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Amid Ukraine conflict, Russia’s FM warns a 3rd World War would be nuclear

US Rep. Ilhan Omar (D-MN) (L) talks with Speaker of the House Nancy Pelosi (D-CA) during a rally with fellow Democrats before voting on H.R. 1, or the People Act, on the East Steps of the US Capitol on March 08, 2019 in Washington, DC. (AFP photo)
Russian Foreign Minister Sergei Lavrov (AFP photo)

Russia’s Foreign Minister Sergei Lavrov has warned that if a third World War were to take place, it would involve nuclear weapons.

Commenting on Russia's operation inside Ukraine, the foreign minister told Tass news agency on Wednesday that Russia would face a "real danger" if Kiev acquired nuclear weapons.

Russia will not allow Ukraine to obtain the weaponry, the top Russian diplomat said, adding that the ongoing special operation aims to keep Ukraine away from such a scenario.

Moscow has already demanded assurances that NATO will refrain from stationing troops near its borders and deploying missiles and nuclear weapons.

In a video address to the Geneva conference on disarmament on Tuesday, Lavrov said the presence of US nuclear weapons in a number of European countries was in contravention of the Non-Proliferation Treaty (NPT) and that such weapons must have long been returned back to the American soil to prevent a new round of an arms race.

In the Wednesday remarks, the Russian foreign minister also accused Kiev of delaying peace talks at the behest of the US and NATO.

Lavrov said Russia was ready for Western sanctions but that it did not expect the West to target its athletes, journalists and representatives of the cultural sector.

The Russian offensive against Ukraine has now entered its seventh day, with fighting intensifying in the capital Kiev and in other big cities. The “special operation” in Ukraine was to demilitarize and “de-Nazify” the country, a justification dismissed by Kiev and the West as propaganda.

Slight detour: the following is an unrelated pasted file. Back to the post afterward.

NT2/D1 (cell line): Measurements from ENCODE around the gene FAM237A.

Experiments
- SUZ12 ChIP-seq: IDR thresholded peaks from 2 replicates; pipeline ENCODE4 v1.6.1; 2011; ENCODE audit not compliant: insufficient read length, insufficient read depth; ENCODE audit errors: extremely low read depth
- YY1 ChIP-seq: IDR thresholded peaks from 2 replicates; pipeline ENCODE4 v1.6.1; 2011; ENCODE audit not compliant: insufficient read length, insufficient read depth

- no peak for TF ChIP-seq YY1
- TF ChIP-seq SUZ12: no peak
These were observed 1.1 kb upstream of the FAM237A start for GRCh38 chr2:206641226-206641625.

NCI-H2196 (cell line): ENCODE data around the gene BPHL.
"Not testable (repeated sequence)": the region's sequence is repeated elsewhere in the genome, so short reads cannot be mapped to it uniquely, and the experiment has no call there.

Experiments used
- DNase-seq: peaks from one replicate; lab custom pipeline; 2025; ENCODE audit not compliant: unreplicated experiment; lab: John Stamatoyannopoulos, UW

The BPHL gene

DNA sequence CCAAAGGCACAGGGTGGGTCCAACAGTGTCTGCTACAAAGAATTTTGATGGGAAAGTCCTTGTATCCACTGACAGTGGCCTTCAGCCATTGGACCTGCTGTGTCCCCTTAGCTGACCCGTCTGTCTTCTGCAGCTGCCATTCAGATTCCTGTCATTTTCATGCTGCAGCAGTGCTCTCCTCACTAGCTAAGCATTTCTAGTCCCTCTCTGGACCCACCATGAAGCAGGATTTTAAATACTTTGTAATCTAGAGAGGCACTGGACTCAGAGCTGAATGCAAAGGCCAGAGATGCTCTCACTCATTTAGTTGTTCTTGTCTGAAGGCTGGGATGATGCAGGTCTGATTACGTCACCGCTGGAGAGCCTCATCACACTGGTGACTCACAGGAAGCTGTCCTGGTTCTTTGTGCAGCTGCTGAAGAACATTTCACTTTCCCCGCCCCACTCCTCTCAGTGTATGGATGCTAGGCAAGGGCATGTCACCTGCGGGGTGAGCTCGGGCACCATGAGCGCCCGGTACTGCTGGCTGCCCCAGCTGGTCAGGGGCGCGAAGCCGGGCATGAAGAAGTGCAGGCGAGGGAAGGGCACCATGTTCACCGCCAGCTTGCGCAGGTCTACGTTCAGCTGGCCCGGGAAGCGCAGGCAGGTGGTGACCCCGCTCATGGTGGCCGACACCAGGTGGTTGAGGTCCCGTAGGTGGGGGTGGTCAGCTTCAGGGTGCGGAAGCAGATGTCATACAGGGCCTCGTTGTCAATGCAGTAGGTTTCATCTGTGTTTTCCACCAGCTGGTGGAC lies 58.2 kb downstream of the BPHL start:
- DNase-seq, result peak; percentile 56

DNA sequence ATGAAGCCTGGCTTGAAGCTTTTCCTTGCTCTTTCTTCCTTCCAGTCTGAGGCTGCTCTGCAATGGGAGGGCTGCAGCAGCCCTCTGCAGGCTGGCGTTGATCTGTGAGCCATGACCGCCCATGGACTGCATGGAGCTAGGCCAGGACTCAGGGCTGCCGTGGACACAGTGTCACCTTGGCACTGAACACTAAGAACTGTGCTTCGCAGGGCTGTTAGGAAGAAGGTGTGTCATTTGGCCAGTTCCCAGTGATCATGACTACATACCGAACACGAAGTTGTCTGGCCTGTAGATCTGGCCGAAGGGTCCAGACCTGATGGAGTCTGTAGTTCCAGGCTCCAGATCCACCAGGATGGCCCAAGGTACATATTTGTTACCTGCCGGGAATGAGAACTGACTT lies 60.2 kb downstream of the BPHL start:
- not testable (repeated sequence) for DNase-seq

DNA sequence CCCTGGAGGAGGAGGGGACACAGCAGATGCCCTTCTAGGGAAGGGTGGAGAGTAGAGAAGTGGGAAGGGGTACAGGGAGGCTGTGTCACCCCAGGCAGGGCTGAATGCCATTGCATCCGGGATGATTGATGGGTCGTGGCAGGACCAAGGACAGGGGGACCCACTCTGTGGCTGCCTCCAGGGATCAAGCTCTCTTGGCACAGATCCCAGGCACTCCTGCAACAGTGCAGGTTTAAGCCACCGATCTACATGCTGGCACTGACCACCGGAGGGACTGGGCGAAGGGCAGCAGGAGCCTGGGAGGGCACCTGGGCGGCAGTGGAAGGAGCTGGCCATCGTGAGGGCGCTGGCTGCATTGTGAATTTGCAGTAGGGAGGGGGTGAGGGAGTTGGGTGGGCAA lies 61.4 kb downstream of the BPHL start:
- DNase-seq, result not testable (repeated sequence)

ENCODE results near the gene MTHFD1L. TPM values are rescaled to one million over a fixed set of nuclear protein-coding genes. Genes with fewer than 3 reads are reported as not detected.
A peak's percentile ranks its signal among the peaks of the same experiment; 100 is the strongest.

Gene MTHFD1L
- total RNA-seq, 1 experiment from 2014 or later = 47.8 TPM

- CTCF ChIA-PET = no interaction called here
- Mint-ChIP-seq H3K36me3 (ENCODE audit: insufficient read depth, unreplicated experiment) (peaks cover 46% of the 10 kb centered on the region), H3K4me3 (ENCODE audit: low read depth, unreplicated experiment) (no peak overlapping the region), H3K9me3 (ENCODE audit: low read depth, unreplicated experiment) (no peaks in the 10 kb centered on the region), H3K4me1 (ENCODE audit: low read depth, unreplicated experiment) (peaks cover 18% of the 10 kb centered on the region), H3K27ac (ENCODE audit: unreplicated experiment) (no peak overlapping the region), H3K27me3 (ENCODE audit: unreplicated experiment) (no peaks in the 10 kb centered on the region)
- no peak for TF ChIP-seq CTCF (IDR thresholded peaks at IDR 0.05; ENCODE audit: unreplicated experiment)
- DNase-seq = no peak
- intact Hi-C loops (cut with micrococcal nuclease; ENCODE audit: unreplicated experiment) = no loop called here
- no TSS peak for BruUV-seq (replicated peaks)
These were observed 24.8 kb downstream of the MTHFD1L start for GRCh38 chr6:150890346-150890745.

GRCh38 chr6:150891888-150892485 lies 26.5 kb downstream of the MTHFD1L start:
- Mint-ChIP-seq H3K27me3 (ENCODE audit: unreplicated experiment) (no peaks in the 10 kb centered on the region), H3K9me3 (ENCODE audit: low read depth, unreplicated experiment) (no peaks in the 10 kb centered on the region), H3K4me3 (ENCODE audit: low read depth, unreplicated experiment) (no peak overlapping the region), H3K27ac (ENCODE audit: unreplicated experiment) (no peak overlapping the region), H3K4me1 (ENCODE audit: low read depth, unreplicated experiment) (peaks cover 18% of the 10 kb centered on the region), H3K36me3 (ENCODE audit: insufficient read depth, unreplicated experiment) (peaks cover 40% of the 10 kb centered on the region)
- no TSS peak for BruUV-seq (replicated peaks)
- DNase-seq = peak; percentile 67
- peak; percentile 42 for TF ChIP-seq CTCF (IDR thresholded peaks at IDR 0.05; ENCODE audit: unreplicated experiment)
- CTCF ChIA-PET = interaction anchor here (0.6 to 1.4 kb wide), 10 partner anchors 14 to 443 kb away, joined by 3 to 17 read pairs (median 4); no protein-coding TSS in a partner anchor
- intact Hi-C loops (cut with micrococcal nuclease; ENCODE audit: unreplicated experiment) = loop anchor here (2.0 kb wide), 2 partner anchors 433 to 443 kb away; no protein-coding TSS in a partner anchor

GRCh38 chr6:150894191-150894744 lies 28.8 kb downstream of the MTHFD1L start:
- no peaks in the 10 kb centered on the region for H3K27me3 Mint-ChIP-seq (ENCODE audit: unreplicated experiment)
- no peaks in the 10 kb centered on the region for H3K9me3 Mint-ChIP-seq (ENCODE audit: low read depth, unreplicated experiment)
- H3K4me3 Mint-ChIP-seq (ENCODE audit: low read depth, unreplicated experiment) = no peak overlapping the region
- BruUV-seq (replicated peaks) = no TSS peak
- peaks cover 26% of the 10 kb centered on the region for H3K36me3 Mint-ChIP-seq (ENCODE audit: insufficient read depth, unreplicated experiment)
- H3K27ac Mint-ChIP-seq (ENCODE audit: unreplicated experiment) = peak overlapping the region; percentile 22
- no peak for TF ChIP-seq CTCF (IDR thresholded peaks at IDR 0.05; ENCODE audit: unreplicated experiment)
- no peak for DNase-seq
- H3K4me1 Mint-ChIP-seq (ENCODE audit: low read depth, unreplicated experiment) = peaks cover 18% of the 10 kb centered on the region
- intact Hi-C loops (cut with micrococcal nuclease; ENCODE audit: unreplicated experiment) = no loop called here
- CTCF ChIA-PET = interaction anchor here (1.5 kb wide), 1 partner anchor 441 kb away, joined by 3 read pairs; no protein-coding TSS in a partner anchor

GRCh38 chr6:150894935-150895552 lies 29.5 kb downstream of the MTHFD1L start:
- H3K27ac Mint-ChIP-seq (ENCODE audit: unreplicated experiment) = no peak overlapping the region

Moscow now claims to have taken over Kherson, a southern Ukrainian port city on the Black Sea.

Ukrainian officials deny the claim and say fighting continues for the port. The Ukrainian army has also reported street battles in the second-biggest city of Kharkiv, where Russian paratroopers have landed.

On Tuesday, Ukraine reported the death of five people in an airstrike on a television tower in Kiev. Officials put the overall civilian deaths in Ukraine at over 2,000 so far.

In fresh remarks, Ukrainian President Volodymyr Zelenskiy said almost 6,000 Russians have lost their lives, a claim that has not been verified. 

Russia's Defense Ministry has said 498 Russian troops have died in Ukraine since the beginning of the military operation. The ministry has also said more than 2,870 Ukrainian soldiers and "nationalists" have been killed and about 3,700 wounded. It was the first time that Moscow announced its casualties.

The Russian Defense Ministry says its forces have destroyed over 1,500 Ukrainian military targets, including sixty planes. Ukraine denies suffering military losses on such a scale.

Meantime, a second round of talks between Russia and Ukraine was scheduled on Wednesday. Previous talks failed to produce any breakthrough. Ukraine says Russia must stop bombing cities before meaningful talks on a ceasefire could start. Russia says it sees no desire on the part of Ukraine to try to find a balanced solution.

On the sanctions against Moscow, US media have reported Washington is preparing further curbs on Russian oligarchs as well as their companies and family members.

The European Union has already excluded seven Russian banks from the global SWIFT payments system. The 27-member bloc has also banned two major news networks, namely Russia Today and Sputnik.

In recent days, Russia has retaliated with sanctions and restrictions of its own. Experts say Russia will try to ease the pain of sanctions by taking extra measures. Those moves could include relying on energy sales, gold reserves, crypto currency, and Russia’s relationship with China.

The conflict in Ukraine is forcing tens of thousands of people to cross the borders for refuge.

According to UN estimates, roughly 830,000 Ukrainians have already fled to neighboring countries. Nearly 160,000 people are said to have crossed the borders since Tuesday. The UN refugee agency has warned that a surge in refugees could possibly reach one million within hours.

Currently refugees have been accepted into countries that have followed a hard stance on non-European migrants such as Poland, Hungary, and Austria, among others. The EU has announced plans to give concessions to Ukrainian refugees. Some member states are even planning to grant Ukrainians protection, residency, and access to employment.

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